format:currency,thousands (recognizes currency and thousands) 

Examples of invalid combination format values  
format thousands,currency,MSD=200 (missing colon (:) after "format") 

format = thousands,currency,MSD=200 (missing colon (:) after "format") 

Examples of partially valid combination format values  
format:thousands,currency,MSD200 (recognizes thousands, currency, BUT missing "=" after "MSD") 

format:thousands,currency,MSD:200 (recognizes thousands, currency, BUT missing "=" after "MSD") 

format:thousand,currency,MSD=200 (recognizes currency, and MSD=200, BUT "thousands" is misspelled as "thousand") 

format:thousands,currency,MSD=1,000 (recognizes thousands, currency, BUT MSD is recognized as 1, not 1000, because the comma (",") is not a numeric digit) 
Remarks
xlPrecision results are returned as text that look like numbers, not as values that Excel recognizes as numbers. This is because Excel would truncate the results to 15 significant digits if it recognized them as numbers.
format:thousands, format:currency, and format:exponent are all ignored by the 25 SD edition of xlPrecision.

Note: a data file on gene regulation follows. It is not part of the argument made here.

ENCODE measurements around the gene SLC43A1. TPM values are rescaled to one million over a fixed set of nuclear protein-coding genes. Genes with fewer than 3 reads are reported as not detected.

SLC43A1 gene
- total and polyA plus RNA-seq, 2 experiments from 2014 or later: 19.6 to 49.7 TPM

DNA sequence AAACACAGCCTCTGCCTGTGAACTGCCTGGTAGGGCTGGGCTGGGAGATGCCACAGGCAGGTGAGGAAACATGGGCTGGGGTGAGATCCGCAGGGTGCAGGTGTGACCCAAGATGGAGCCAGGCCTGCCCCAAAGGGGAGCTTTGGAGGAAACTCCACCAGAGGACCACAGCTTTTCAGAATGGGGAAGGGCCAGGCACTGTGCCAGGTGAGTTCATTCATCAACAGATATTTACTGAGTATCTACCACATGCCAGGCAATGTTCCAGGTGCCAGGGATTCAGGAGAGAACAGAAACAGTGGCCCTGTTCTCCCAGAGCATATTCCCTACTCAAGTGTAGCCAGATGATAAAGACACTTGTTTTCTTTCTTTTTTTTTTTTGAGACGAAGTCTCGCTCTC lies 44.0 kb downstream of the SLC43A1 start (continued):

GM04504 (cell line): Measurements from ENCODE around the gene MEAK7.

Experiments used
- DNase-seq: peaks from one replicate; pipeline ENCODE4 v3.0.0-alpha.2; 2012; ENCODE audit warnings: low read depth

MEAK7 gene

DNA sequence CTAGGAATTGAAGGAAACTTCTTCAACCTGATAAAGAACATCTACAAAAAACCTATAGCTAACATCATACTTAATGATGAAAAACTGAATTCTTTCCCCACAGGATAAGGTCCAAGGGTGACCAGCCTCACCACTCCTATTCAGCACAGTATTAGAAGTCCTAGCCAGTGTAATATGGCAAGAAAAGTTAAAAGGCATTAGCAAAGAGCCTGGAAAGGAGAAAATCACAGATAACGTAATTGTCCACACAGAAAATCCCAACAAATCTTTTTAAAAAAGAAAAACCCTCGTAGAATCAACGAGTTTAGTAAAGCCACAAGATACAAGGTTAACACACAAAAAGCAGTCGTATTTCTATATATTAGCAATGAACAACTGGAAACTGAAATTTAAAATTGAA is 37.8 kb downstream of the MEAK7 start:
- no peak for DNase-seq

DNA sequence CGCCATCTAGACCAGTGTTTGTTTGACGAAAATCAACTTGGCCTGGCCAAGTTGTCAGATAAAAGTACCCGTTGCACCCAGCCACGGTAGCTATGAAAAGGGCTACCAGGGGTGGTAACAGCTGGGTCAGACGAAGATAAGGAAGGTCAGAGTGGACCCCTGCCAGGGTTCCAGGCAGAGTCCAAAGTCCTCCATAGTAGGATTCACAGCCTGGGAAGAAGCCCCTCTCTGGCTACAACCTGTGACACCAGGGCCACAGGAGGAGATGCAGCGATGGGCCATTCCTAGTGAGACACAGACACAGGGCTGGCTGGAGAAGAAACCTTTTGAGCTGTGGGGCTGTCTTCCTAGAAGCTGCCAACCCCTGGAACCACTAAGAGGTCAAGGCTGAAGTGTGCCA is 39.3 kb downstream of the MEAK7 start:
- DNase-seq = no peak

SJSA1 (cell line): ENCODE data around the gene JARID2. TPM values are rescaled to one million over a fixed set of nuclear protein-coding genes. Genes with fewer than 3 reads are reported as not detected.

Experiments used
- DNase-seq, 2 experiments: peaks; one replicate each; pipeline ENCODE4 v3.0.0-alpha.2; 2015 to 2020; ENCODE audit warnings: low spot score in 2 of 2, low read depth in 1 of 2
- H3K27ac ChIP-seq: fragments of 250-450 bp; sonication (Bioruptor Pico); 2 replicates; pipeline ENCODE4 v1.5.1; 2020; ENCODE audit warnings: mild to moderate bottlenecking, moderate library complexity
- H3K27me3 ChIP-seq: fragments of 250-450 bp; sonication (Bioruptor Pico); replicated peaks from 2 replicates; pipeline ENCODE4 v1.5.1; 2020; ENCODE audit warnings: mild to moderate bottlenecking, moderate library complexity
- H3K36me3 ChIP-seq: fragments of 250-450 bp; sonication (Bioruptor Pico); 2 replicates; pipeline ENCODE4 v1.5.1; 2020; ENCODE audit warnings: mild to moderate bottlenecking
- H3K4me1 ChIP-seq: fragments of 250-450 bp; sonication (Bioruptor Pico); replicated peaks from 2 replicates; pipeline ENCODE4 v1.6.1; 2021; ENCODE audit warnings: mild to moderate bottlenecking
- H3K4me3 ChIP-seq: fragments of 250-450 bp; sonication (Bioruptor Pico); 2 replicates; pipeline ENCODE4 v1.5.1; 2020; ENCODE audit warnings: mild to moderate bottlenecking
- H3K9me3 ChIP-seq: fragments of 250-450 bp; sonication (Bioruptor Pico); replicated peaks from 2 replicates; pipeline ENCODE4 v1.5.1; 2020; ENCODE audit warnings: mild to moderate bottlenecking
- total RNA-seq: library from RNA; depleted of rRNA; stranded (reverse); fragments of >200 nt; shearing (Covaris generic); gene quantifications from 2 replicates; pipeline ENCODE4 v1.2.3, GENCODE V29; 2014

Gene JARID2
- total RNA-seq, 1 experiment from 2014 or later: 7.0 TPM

format:thousands and format:exponent ignored by the 35 SD edition of xlPrecision.
format:MSD=n is ignored if it is higher than the maximum significant digits allowed by the edition of xlPrecision.
Use format:MSD=n to increase calculation speed where desired. The lower the number used, the faster the calculation.
numlist can accept cells with both numbers and text.
numlist can accept cells with text formatted with the local currency symbol and thousands separators, and negatives can be formatted with either a leading hyphen or parentheses.
You can use the results of xlPrecision functions as the operands in other xlPrecision formulas without losing any precision, but using them as operands in Excel's arithmetic functions will truncate them to 15 significant digits.
If the return value is so large that it has more than 32,767 characters to the left of the decimal, then xlPrecision is of course unable to return a correct value and instead returns "#VALUE!". Note, that's a vastly larger number than Excel can return without xlPrecision. Excel itself can only return or recognize a number with no more than 308 digits to the left of the decimal.
Decimal symbols, thousands separators, and currency symbols are all localized. This means that an xlPrecision formula that returns "$1,234,567.89" in the USA will return "1.234.567,89 €" in Germany, "1 234 567,89 €" in France, "1 234 567.89 kr" in Estonia, and "1.234.567,89Lek" in Albania.